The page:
Encouraging viewers to complete the revolution, the movie turns armchair loungers into activists.


"
While not perfect, I applaud this film. It made me think.
Linda Linguvic | New York City | 12/11/2004
(4 out of 5 stars)

"This 2004 HBO movie depicts the struggles of the early suffragette movement, which eventually gave women in the United States the right to vote. Spanning the years from 1912 to 1920, it stars Hilary Swank as Alice Paul who led the fight with ultimate courage. There's some interesting history of which I was unaware. And the filmmakers seem to get the theme across. At the time, it was a state-by-state decision as to whether or not women could vote. But Alice Paul wanted to make it a constitutional amendment. There is, of course, is in-fighting in the movement itself with the old factions, led by Anjelica Huston, as Carrie Chapman Catt, preferring to not make a fuss and quietly let each state decide. Alice Paul, however, confronted the establishment head on and brought down some dour consequences on herself and the group of women who followed her lead.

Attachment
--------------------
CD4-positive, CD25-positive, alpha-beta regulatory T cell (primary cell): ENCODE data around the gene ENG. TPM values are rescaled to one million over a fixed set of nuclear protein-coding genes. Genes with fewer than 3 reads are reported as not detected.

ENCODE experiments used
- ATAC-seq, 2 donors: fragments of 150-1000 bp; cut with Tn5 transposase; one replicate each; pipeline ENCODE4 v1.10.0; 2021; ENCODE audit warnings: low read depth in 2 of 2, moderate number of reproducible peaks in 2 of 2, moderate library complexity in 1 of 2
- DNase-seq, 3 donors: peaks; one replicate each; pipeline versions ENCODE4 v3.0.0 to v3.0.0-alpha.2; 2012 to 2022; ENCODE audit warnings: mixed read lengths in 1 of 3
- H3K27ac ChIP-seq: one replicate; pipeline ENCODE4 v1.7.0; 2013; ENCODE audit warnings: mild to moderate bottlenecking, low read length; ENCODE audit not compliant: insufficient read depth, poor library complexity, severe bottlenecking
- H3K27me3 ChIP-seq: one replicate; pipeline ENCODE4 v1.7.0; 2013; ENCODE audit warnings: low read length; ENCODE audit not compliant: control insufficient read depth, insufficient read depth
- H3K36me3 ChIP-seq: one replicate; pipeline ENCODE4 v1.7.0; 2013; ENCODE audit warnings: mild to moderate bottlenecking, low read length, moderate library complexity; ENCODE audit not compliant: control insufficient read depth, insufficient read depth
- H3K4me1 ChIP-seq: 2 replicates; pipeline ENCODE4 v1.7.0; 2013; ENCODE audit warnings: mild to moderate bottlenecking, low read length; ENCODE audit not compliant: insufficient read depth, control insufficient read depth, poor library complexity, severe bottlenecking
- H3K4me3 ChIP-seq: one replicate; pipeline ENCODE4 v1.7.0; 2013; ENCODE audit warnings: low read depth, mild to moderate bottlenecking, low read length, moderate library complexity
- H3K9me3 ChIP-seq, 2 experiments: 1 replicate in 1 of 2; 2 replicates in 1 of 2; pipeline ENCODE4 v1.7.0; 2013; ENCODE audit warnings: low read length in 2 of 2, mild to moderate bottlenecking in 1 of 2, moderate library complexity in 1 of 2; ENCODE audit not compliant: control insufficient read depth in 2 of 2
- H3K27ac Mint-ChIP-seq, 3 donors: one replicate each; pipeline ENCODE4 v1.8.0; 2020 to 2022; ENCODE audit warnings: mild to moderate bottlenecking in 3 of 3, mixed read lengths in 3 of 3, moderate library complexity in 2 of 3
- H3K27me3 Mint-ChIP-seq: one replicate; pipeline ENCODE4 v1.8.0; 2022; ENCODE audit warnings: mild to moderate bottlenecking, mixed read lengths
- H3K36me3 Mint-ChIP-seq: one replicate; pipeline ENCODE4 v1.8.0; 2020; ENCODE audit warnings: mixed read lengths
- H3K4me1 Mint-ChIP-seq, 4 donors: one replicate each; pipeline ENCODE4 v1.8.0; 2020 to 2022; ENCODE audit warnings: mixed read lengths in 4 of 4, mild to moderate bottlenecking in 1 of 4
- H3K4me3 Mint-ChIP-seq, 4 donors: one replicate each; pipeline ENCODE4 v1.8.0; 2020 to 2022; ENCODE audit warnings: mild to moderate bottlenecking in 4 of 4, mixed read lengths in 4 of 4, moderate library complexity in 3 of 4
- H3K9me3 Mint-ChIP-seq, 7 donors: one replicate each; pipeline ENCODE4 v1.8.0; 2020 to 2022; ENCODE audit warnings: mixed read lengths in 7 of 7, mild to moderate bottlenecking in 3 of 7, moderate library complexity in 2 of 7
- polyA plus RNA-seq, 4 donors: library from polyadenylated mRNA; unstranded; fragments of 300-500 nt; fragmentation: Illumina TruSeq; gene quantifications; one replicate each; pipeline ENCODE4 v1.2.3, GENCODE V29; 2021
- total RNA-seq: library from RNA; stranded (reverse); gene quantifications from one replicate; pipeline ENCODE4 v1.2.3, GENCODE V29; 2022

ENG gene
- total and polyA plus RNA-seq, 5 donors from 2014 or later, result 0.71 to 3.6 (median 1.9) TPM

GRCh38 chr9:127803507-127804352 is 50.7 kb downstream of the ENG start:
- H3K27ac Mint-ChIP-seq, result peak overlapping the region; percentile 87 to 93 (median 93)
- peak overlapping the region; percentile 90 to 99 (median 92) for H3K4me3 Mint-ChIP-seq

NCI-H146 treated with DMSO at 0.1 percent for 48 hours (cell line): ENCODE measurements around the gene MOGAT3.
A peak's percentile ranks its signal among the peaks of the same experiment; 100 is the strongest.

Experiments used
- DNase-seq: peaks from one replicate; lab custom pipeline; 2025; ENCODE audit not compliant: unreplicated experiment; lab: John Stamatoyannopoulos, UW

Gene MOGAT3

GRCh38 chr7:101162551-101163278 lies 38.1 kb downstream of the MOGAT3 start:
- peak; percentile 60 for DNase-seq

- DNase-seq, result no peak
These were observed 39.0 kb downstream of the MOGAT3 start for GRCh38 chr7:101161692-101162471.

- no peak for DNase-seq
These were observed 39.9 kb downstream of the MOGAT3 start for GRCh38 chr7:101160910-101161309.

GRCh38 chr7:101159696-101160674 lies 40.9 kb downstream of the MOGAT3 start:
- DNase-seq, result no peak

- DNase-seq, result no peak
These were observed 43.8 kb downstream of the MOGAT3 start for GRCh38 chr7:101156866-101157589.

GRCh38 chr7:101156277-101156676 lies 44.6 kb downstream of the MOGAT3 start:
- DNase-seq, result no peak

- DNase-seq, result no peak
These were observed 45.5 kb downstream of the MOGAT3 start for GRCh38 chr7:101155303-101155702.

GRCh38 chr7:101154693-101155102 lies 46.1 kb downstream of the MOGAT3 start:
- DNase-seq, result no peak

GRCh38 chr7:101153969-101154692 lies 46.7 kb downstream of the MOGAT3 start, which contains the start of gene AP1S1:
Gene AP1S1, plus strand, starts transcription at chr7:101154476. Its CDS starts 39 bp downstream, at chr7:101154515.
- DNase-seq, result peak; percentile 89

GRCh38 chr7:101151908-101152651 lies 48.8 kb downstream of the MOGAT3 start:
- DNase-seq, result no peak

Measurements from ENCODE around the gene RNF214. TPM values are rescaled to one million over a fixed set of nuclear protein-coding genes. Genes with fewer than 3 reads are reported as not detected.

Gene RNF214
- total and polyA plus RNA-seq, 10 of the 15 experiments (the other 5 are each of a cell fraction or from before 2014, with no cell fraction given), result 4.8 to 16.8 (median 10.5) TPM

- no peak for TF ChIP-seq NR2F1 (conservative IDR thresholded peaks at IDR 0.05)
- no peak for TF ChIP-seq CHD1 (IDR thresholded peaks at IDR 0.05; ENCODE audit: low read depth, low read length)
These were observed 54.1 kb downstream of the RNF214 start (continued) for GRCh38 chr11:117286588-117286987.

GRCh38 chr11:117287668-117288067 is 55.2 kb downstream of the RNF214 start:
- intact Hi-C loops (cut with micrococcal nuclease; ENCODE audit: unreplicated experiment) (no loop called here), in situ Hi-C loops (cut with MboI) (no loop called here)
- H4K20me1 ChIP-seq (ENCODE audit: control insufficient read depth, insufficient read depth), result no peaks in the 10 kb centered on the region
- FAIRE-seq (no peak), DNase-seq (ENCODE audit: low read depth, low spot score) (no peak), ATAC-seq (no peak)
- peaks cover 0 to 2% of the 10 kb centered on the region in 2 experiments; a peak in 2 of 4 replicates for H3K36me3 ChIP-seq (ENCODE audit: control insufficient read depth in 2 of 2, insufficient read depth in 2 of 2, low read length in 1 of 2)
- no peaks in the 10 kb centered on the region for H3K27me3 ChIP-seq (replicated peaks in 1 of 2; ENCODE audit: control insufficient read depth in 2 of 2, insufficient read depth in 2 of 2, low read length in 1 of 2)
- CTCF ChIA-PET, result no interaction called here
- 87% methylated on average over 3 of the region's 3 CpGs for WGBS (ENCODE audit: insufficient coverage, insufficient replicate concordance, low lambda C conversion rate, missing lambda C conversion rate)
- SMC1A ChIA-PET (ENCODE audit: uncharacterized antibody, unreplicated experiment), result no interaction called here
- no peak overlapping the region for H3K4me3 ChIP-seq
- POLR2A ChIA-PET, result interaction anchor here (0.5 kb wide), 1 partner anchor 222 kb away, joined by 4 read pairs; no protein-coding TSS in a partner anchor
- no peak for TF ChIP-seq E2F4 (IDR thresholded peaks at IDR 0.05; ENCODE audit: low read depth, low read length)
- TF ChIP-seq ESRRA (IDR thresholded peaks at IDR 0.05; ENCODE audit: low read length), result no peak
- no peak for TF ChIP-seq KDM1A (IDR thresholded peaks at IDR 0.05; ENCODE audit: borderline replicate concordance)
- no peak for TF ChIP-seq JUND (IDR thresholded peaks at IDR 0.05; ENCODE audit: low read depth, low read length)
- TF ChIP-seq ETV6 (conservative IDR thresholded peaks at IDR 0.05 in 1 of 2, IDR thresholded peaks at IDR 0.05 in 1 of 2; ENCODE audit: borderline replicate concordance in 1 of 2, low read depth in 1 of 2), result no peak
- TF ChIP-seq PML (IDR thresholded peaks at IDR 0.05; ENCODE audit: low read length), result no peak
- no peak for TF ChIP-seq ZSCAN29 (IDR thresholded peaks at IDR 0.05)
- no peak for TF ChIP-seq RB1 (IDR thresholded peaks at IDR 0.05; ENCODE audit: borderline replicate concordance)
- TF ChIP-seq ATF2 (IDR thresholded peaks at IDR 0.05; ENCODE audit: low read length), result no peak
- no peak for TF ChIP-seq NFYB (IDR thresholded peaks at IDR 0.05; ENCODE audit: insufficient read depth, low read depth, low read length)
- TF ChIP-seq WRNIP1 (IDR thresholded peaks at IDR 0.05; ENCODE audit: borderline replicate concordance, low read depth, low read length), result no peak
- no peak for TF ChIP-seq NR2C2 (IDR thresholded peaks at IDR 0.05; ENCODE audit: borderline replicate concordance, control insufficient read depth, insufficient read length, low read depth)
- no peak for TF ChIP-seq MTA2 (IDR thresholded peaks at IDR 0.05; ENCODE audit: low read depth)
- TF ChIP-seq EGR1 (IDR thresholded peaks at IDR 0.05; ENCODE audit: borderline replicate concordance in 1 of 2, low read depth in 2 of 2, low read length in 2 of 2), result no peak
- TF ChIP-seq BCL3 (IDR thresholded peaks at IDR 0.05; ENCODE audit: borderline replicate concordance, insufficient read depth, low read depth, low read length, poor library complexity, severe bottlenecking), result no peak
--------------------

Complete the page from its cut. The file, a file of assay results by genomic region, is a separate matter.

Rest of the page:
At first I was annoyed at the film. I felt their wardrobes too lavish and the potential romance between Alice and a Washington Post cartoonist was silly. I also thought the women seemed a bit too modern and politically correct. And, frankly, I thought of turning off my DVD and never reviewing this film.

But then there was a scene in which the police turned their backs on protecting a festive parade in which women and children were demonstrating. When the mobs attacked the women I felt real tears dripping down my face. And then, later, when the women were horribly mistreated in prison, I found myself crying again, especially when they force-fed Alice Paul and we see them pushing tubes down her throat and through her nose. By the end of the film I understood exactly what these brave women had gone through in order to give me a privilege that I take for granted. I also know that I have learned a new appreciation for my right to vote and will never take that right for granted again.

While not perfect, I applaud this film. It brought me a new understanding. It will bring it to you too. Recommended."
Best Suffrage Movie I've Seen
Anne Turring | Virginia, USA | 08/08/2004
(5 out of 5 stars)

"As a big fan of historical films, I always get nervous before seeing a movie whose subject is one that I am passionate about. Therefore I was quite apprehensive about this movie.

Turns out, it was the best pull off of all suffrace films. Touching and accurate, with the right amount of heart, humour, and intelligence, this movie made for an enjoyable and educating experience. It reminded me why I am glad to be a woman."